I. Typed letter signed by Henry L. Stimson, Secretary of War, to President Roosevelt. On single sheet of ivory War Department letterhead with “Secret” printed in uppercase at upper and lower edges. Typescript on recto only reads: “Dear Mr. President: Technical Sergeant Joseph Lash was admitted on January 18 to Officer Candidate School in accordance with what is understood to have been your direction to General Watson to see that Sergeant Lash was not precluded from attending Officer Candidate School because of his beliefs and affiliations in civilian life. At present he is undergoing training to qualify him for a commission. There has been brought to my attention the result of an Army investigation of Sergeant Lash, while a soldier and without reference to his civilian activities before induction. This investigation indicates that Sergeant Lash lacks the necessary qualifications expected in an officer. Sergeant Lash has stated in writing that while a soldier his job was to work out ways by which the Army could be made a political force. This statement, even without his continued maintenance of political contacts while in the Army, requires me to conclude that Sergeant Lash has such a misconception of his function in the Army that he should not be commissioned or assigned to sensitive duties and should be removed from Officer Candidate School without further delay. I wished you to be informed of the situation and the action I propose to take unless I hear from you to the contrary. I think you know that the Military Affairs Committee of the House of Representatives has appointed a Special Committee to investigate the commissioning of subversive personnel. This Special Committee has expressed deep interest and is specifically inquiring as to the case of Sergeant Lash. There is every indication that the Special Committee will press us for information regarding Sergeant Lash and his beliefs and activities, which I feel must, in accordance with our usual practice, be kept confidential; but irrespective of the investigation, I have concluded that the action I have outlined above is necessary. Respectively yours, [signed in manuscript] Henry L. Stimson [typescript] Secretary of War. [At lower left] The President. The White House.”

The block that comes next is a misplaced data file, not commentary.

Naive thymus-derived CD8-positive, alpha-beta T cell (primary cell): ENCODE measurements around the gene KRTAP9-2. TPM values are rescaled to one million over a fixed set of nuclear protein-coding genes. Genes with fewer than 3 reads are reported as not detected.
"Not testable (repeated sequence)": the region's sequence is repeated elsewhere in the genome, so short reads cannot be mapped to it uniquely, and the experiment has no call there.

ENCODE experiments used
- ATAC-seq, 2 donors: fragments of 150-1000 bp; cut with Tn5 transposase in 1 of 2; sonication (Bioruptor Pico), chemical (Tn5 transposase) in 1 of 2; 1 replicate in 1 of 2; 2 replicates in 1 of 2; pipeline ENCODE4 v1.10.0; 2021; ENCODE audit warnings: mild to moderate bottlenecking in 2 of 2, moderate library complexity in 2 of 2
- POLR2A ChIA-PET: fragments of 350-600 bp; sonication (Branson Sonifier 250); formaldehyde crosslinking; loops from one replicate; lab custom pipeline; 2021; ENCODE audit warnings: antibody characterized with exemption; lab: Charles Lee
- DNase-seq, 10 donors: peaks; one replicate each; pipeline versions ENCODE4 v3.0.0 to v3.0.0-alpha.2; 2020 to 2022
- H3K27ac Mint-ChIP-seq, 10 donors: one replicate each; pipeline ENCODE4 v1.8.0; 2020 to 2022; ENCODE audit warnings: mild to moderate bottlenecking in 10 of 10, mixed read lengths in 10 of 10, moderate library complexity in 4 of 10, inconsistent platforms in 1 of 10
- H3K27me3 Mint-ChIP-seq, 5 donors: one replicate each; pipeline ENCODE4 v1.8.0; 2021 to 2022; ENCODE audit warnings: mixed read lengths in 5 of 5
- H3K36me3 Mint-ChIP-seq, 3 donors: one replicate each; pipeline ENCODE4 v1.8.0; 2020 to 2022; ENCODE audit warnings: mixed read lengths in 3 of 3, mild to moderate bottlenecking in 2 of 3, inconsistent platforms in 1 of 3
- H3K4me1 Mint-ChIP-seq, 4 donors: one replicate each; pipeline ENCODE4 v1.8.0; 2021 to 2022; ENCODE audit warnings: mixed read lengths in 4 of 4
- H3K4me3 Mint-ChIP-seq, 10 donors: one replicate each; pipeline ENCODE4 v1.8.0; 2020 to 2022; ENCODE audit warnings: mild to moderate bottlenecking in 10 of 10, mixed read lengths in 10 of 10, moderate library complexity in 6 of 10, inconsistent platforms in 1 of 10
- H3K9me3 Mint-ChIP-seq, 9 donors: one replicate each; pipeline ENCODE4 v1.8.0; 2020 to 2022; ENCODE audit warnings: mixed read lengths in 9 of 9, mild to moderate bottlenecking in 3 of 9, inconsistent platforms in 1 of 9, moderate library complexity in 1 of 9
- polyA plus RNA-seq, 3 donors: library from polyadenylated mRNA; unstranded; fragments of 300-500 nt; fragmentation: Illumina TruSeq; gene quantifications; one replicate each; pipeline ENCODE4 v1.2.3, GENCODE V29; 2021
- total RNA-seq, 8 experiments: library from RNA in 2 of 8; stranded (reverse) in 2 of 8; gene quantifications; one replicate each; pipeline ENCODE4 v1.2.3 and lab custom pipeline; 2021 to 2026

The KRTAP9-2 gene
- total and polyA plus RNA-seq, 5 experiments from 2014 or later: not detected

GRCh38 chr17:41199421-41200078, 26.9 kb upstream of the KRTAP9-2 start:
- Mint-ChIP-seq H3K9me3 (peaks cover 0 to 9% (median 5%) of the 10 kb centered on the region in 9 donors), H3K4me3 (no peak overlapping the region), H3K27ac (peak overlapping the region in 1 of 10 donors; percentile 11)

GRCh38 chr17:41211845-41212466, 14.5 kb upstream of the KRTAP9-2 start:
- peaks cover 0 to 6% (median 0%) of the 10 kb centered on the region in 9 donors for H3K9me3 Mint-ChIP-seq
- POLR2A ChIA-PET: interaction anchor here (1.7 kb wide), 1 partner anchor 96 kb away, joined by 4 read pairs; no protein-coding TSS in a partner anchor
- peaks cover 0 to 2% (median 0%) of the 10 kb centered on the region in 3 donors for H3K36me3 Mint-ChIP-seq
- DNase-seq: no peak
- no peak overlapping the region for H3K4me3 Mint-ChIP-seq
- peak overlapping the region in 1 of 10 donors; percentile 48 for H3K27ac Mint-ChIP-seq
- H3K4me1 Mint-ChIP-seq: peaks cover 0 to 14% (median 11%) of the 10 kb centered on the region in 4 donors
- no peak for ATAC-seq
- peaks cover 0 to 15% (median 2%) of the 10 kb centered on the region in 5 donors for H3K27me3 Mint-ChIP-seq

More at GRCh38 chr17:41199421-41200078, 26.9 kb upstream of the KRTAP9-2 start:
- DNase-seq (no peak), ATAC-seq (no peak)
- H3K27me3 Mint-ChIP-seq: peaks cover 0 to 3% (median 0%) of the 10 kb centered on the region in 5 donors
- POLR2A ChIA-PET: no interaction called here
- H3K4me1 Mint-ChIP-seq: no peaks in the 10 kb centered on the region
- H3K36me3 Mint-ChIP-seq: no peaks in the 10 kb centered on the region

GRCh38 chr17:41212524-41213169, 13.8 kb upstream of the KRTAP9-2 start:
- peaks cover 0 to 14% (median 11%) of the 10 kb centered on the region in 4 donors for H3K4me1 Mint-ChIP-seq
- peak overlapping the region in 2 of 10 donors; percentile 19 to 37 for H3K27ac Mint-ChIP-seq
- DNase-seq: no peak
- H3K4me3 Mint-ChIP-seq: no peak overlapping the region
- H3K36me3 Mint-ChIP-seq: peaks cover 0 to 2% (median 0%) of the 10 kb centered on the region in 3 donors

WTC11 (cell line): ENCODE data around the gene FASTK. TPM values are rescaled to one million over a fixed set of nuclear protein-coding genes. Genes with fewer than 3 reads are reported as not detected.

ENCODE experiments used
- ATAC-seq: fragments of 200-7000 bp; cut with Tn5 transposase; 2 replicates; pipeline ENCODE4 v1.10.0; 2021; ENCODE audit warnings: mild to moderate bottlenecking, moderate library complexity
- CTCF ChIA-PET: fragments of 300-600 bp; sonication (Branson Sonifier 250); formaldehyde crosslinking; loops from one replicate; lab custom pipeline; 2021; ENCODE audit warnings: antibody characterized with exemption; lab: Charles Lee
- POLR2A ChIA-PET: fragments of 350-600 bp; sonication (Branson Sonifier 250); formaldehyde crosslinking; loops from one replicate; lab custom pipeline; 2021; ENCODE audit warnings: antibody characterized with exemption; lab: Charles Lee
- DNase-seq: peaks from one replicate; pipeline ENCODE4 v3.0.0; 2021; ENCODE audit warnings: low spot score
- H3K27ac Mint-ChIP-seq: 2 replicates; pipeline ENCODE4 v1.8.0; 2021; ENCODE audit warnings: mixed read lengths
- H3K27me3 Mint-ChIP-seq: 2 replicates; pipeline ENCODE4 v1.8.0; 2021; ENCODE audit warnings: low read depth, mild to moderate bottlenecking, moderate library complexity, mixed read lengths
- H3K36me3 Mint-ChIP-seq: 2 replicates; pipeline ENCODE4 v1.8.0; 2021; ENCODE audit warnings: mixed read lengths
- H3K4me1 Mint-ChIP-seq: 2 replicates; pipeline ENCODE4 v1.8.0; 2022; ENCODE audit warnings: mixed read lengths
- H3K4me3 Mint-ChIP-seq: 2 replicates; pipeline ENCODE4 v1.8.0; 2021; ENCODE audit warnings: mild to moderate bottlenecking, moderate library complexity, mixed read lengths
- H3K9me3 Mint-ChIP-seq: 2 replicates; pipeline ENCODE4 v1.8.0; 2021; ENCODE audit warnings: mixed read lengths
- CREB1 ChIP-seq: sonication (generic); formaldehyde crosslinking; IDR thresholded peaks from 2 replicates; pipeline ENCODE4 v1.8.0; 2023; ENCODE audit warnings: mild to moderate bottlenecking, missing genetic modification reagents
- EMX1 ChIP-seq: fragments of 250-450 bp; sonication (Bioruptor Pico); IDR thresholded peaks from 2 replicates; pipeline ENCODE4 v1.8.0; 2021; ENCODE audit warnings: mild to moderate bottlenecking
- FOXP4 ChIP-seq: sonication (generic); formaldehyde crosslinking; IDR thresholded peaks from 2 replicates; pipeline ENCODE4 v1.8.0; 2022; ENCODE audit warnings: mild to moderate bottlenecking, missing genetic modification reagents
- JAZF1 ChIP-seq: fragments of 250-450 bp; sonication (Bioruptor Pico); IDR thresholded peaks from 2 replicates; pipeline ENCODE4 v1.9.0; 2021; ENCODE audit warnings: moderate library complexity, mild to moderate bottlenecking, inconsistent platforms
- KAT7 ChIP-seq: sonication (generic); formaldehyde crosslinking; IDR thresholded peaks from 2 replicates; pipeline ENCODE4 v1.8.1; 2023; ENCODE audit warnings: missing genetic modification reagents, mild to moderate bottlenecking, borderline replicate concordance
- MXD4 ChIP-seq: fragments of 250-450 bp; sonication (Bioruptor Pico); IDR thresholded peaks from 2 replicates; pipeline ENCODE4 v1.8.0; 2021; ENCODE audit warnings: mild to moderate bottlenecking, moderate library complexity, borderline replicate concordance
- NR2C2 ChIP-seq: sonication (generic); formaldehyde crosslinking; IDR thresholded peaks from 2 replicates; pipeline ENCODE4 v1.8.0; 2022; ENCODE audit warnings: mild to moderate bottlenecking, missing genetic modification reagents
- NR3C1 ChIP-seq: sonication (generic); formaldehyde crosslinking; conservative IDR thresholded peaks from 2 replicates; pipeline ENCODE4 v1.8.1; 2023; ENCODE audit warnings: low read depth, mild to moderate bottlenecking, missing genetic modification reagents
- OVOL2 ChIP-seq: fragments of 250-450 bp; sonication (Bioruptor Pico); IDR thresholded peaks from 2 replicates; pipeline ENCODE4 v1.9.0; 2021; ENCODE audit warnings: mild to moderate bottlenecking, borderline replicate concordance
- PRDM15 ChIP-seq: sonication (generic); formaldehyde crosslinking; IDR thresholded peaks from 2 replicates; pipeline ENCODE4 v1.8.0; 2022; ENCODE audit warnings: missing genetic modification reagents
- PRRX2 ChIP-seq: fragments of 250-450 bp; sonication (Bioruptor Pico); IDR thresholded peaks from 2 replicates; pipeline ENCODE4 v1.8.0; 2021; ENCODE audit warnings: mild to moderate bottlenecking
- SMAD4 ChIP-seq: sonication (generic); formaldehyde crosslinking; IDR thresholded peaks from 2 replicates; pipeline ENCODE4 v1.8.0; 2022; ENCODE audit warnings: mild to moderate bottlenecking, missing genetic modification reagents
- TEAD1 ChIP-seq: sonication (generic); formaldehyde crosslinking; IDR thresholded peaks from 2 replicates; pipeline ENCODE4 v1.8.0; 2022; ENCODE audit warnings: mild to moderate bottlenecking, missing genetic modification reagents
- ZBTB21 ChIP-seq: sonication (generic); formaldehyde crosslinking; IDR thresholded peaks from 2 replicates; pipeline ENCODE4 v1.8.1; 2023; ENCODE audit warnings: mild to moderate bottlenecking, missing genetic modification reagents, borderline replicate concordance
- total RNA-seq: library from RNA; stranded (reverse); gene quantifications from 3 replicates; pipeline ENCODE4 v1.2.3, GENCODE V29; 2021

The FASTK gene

II. Three typed notes signed in type by FDR. Each on ivory White House letterhead, each measuring 5 by 8 inches, each with typescript on recto only.
Typescript: “April 6, 1945. MEMORANDUM FOR THE SECRETARY OF WAR [uppercase in original] Please take no action in regard to Sergeant Lash continuing at Officer Candidate School until my return. [signed in type] F.D.R.”
Typescript: “April 6, 1945. MEMORANDUM FOR E.R. [uppercase in original] The enclosed took me entirely by surprise this morning. Apparently they (probably the same crowd) are trying to ‘get’ Joe. I think that speed is essential and I wired Stimson today to do nothing further about withholding his commission until I get back. In the meantime, I think it important that you should see Stimson about it. His former connections apparently had nothing to do with the case and the evidence is apparently new in regard to his political activities. Exactly what this evidence is, I have no way of telling. Therefore, it seems best that you should take it up with Stimson. [signed in type] F.D.R.”
Typescript: “April 9, 1945. MEMORANDUM FOR COLONEL JOHN BOETTIGER” [uppercase in original] Dear John: In regard to the man we were speaking of the other day, I wish you would find out from the Secretary of War just what there is against him at the present time. The Secretary tells me that it had nothing to do with his opinions of several years ago, sometime before he was in the Army. [signed in type] F.D.R.”
WITH: Plain unstamped ivory envelope (measures 4 by 9-1/2 inches), no postmark, addressed in type: “Miss Grace Tully, The White House, Washington, D.C.” Typed address crossed over in pencil and penciled above in an unidentified hand: “Anne Boettiger.”
III. Autograph card signed by Eleanor Roosevelt. Ivory card (measures 2-1/2 by 3-1/2 inches) with printed “Mrs. Roosevelt” on the recto, containing her manuscript note on the recto: “John dear, don’t cut yourself! I enclose a p— L— [unclear] knife. [five unclear words] May you [unclear] be happy & remember how much I love you all. L.L.”
WITH: Small ivory envelope (measures 3-3/4 by 4-3/4 inches) with printed “The White House Washington” in the upper left corner. Addressed in the manuscript hand of Eleanor Roosevelt: “John.”
Archive materials fresh and clean with only faint foldlines. An exceptional collection of controversial presidential materials in about-fine condition.